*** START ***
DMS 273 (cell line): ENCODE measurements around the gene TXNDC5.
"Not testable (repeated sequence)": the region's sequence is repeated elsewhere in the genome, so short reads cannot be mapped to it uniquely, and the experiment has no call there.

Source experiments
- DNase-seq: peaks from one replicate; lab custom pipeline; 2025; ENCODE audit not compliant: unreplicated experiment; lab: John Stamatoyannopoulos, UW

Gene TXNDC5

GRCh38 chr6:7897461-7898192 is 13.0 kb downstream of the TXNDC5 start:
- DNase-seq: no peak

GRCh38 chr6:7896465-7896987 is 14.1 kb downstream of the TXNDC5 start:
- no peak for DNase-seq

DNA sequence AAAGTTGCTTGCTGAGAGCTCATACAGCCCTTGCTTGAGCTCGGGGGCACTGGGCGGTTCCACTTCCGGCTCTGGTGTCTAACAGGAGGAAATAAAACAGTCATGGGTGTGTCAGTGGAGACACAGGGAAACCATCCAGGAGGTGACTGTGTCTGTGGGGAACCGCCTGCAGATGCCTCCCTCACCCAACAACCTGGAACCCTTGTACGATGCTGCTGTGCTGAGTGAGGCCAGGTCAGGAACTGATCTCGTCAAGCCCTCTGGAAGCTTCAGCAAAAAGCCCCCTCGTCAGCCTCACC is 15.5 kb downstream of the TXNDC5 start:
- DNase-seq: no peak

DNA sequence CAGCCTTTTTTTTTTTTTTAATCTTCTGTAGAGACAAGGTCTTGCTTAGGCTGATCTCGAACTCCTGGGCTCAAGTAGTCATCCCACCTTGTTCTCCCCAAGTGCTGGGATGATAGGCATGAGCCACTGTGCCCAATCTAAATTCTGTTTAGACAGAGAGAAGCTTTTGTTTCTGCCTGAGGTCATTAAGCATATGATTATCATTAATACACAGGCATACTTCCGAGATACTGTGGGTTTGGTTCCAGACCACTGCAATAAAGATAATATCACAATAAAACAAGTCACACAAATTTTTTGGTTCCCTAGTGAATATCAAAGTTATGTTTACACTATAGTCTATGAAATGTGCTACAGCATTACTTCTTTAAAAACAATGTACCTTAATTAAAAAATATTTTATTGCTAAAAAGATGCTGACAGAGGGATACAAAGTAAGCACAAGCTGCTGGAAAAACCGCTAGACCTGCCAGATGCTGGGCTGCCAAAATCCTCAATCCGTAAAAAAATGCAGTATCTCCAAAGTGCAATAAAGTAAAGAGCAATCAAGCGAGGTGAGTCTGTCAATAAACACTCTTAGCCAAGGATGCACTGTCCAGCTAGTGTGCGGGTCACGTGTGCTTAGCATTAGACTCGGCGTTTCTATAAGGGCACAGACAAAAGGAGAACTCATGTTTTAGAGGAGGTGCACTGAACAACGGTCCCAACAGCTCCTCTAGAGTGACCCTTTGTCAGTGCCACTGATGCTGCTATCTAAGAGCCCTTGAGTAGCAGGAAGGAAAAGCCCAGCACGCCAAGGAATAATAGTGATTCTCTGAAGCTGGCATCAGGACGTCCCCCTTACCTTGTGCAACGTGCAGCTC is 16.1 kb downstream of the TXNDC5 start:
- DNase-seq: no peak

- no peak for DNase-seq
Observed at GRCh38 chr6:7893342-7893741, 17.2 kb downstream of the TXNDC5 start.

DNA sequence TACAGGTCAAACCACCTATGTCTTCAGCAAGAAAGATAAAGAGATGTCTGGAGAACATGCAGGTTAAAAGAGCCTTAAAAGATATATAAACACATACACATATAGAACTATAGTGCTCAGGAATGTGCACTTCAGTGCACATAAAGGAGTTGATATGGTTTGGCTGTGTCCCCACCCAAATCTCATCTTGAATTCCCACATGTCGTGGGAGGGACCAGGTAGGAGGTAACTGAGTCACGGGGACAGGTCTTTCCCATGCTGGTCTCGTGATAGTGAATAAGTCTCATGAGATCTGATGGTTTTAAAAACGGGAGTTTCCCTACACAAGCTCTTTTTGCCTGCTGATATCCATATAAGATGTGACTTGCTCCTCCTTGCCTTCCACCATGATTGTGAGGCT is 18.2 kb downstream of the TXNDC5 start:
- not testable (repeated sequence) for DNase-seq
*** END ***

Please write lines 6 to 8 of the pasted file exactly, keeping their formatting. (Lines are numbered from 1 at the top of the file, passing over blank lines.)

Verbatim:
GRCh38 chr6:7897461-7898192 is 13.0 kb downstream of the TXNDC5 start:
- DNase-seq: no peak

GRCh38 chr6:7896465-7896987 is 14.1 kb downstream of the TXNDC5 start: